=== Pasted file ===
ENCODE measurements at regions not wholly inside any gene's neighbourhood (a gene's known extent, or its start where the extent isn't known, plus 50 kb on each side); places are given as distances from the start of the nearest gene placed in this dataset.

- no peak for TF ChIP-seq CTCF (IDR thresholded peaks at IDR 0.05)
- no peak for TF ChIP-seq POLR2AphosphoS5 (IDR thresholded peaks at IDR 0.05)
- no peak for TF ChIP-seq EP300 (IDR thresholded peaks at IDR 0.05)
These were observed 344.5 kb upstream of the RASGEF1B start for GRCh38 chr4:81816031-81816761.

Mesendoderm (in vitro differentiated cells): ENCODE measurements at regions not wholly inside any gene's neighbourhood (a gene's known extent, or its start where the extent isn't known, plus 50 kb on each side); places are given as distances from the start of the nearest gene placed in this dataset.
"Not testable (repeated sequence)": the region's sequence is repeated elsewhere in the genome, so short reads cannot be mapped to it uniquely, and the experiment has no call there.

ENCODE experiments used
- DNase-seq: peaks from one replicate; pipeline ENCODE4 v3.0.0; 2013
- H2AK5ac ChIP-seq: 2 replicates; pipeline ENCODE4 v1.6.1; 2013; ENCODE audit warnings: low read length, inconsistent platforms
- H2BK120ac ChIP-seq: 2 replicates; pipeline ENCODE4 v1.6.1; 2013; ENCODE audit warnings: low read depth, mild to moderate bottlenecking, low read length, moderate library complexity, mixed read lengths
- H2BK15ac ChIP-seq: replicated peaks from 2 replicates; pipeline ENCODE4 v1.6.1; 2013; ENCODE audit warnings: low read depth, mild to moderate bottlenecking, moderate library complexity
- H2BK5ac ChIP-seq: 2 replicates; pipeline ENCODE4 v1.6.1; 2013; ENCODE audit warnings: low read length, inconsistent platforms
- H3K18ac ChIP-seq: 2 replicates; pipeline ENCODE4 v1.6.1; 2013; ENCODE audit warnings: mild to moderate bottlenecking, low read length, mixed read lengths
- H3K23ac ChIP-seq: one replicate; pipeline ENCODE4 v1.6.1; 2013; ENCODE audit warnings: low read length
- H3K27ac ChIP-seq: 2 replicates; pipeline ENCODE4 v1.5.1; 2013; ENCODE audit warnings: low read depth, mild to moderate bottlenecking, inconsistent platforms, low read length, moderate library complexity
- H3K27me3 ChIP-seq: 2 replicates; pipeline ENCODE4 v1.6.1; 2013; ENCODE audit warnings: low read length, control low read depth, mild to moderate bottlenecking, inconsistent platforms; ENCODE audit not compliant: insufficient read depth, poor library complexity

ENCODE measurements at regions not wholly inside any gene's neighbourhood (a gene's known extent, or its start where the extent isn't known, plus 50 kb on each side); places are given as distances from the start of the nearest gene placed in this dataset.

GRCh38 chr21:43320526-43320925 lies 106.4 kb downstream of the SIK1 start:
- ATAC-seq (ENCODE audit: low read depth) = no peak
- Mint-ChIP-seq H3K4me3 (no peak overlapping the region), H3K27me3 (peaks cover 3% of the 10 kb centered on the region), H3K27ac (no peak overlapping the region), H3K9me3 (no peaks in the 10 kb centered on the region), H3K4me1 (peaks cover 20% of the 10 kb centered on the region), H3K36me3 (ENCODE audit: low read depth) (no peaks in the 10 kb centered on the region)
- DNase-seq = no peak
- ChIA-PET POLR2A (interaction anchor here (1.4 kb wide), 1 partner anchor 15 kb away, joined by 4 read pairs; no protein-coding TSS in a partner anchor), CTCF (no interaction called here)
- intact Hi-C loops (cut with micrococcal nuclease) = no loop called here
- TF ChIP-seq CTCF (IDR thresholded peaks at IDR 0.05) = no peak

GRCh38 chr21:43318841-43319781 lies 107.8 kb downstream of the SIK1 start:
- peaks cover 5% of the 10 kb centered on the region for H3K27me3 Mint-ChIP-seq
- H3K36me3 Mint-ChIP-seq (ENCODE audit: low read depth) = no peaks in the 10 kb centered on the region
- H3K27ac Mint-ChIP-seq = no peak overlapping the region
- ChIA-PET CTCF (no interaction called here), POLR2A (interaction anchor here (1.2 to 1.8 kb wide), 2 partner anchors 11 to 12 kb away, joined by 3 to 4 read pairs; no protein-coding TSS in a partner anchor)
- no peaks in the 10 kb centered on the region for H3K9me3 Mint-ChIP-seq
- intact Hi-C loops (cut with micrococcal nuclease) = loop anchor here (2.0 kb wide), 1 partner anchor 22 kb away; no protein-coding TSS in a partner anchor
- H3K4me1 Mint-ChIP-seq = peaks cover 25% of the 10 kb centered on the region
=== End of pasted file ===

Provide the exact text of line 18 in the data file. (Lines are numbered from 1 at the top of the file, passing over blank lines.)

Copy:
ENCODE measurements at regions not wholly inside any gene's neighbourhood (a gene's known extent, or its start where the extent isn't known, plus 50 kb on each side); places are given as distances from the start of the nearest gene placed in this dataset.